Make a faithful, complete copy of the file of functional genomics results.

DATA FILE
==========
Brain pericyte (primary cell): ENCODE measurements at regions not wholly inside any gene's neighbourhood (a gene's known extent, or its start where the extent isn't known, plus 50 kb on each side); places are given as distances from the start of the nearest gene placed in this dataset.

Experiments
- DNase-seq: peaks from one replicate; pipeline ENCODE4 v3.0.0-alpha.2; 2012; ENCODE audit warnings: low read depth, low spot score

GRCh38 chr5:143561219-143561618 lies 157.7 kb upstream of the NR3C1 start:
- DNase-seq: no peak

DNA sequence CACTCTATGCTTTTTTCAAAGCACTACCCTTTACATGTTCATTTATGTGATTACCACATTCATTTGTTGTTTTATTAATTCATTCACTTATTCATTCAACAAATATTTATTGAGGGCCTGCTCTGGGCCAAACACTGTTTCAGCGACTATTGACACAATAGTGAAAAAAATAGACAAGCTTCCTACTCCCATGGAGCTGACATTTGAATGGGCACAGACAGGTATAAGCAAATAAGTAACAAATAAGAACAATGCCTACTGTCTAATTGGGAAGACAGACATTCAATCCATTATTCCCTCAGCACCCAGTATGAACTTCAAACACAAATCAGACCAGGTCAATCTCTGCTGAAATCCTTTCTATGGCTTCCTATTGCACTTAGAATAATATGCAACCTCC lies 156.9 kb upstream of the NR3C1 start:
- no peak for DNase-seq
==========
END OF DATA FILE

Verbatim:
Brain pericyte (primary cell): ENCODE measurements at regions not wholly inside any gene's neighbourhood (a gene's known extent, or its start where the extent isn't known, plus 50 kb on each side); places are given as distances from the start of the nearest gene placed in this dataset.

Experiments
- DNase-seq: peaks from one replicate; pipeline ENCODE4 v3.0.0-alpha.2; 2012; ENCODE audit warnings: low read depth, low spot score

GRCh38 chr5:143561219-143561618 lies 157.7 kb upstream of the NR3C1 start:
- DNase-seq: no peak

DNA sequence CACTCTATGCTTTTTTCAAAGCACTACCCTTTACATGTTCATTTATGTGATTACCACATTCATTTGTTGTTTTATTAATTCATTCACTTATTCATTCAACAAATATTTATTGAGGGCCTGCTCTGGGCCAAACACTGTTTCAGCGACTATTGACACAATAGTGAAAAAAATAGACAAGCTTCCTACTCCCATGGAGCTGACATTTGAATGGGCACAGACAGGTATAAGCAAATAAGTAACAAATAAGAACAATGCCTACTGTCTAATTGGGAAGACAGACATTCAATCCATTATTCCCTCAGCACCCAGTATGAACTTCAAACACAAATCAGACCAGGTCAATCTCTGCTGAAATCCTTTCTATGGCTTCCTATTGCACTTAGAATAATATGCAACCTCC lies 156.9 kb upstream of the NR3C1 start:
- no peak for DNase-seq